Steffi Graf with a novelty, Boris Becker and Michael Stich as a double target: Alexander Zverev joined a standout roster with his Olympic final entry in Tokyo. A look back at its predecessors since 1988.
One victory missing for gold and German tennis history: Alexander Zverev She could become Germany’s first female Olympic champion in the men’s singles final against Russia’s Karen Chachanov, who was a final upset, on Sunday.
Sports icon boasted ‘I went crazy’ Boris Becker In a congratulatory message distributed via Eurosport, it encouraged the “devil” Zverev after the victory over the Serbs Novak Djokovic: “Only there is a problem: you have to play another match. Surely you have silver, now bring gold to Germany!”
With an insane turnaround and world-class performance, the 24-year-old from Hamburg made a first-class Olympic semi-final against the season’s dominant tennis star. And you can’t hold back the tears. “I am ready to do everything in my power to get the gold medal for Germany on Sunday,” Zverev declared. How emotional will his latest appearance in Tokyo be?
Baker, Michael Stich, Steffi Graf and Angelique Kerber It made memorable Olympic finals with German participation in the past. A look back at the passions, drama, and triumphs – beginning with Graf’s successes in 1988.
1988 in Seoul: When a new term for graph was introduced
The 19-year-old outperforms everyone else. Steffi Graf has been a hit that is still unparalleled by both men and women to this day. She initially won all four of her Grand Slam tournaments, then celebrated Olympic gold: 6:3, 6:3 in the final against Argentina’s Gabriella Sabatini. The Golden Slam was perfect. 33 years later, Zverev emphasized in Tokyo that Graf’s success remained something new: it spoiled Djokovic’s chance of winning gold.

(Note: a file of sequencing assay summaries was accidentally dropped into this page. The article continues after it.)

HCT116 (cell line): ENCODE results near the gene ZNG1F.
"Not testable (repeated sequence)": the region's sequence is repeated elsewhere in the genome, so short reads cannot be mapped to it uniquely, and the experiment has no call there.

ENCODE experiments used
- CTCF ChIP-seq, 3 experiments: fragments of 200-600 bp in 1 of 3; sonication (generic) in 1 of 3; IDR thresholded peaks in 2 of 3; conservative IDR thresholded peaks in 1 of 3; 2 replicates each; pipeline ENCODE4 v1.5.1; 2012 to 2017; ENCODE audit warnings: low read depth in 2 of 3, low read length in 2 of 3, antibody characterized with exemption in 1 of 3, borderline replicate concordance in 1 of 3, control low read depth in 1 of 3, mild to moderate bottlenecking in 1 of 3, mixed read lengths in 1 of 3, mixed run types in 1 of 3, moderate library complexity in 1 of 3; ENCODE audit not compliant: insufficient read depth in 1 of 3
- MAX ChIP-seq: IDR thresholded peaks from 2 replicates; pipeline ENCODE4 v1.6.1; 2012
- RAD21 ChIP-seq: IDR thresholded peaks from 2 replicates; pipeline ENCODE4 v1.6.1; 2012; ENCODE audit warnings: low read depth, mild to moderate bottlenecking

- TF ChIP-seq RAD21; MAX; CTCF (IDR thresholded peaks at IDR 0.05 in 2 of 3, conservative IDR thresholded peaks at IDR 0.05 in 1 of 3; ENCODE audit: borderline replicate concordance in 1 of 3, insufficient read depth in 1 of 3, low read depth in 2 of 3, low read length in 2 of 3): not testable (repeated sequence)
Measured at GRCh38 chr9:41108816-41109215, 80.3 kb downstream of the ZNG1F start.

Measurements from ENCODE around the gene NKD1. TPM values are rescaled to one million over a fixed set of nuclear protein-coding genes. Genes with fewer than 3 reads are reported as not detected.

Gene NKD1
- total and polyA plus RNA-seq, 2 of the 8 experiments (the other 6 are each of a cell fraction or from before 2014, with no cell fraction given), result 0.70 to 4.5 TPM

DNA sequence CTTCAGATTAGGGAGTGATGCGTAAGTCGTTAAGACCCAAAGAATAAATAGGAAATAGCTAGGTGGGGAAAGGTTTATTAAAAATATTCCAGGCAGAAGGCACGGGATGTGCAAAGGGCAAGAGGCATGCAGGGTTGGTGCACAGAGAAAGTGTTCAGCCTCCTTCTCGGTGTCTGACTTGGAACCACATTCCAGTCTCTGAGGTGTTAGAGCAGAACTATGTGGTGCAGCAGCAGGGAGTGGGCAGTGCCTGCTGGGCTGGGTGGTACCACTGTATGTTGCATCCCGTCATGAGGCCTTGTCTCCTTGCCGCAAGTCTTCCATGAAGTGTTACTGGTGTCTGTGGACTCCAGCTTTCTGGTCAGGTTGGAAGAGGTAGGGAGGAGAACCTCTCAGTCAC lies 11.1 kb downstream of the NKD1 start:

1992 in Barcelona: Baker and Stitch win double gold
The path of the Fit Alliance ended as a successful duo with Olympic gold in the doubles. Baker and Stitch raised their arms, looked for each other first, then ran toward each other and fell around their necks. 7:6 (7:5), 4:6, 7:6 (7:5), 6:3 in the final against South Africans Wayne Ferreira and Pete Norval made cuddles possible. In fact, there was a distance between the German winners of Wimbledon, and they are completely different. In the women’s final, Graf had to admit defeat to Jennifer Capriati of the United States.
2000 in Sydney: When Haas didn’t want to compete
As the first German tennis player after Graf, Haas earned an Olympic medal in the single. At first he didn’t want to participate due to back problems, then he reached the final and defeated rookie Swiss Roger Federer on the way there. The final developed into a five-act tennis drama: despite the strong fighting performance, Haas lost 6:7 (4:7), 6:3, 2:6, 6:4, 3:6 to Russian Yevgeny Kafelnikov.
2004 in Athens: Kiefer and Schüttler Prize for the two matches
Nicholas Kiefer and Rainer Schuettler won the silver in the doubles, but lost the gold. Four match points at 6:2 in the fourth set tiebreak weren’t enough to repeat Baker and Stitch’s Olympic victory twelve years earlier. At 2.39 a.m. Athens time, Chilean Fernando Gonzalez/Nicolas Massu converted the third match point. The five-action drama ended with 2:6, 6:4, 6:3, 6:7 (7:9), 4:6 – and with bitter tears from Kiefer. “It’s so brutal. You only get such an opportunity once in a lifetime,” he said.
2016 in Rio: When Kerber had a great season
It also took Kerber quite a bit to make friends with Silver. She was the runner-up in the final, but lost 4:6, 6:4, 1:6 against exciting winner Monica Puig of Puerto Rico. After a few hours I realized that the medal was “icing on the cake”. In a crazy year, Kerber previously won the Australian Open and reached the Wimbledon final. After the silver trial, she won the US Open and climbed to number one in the world.
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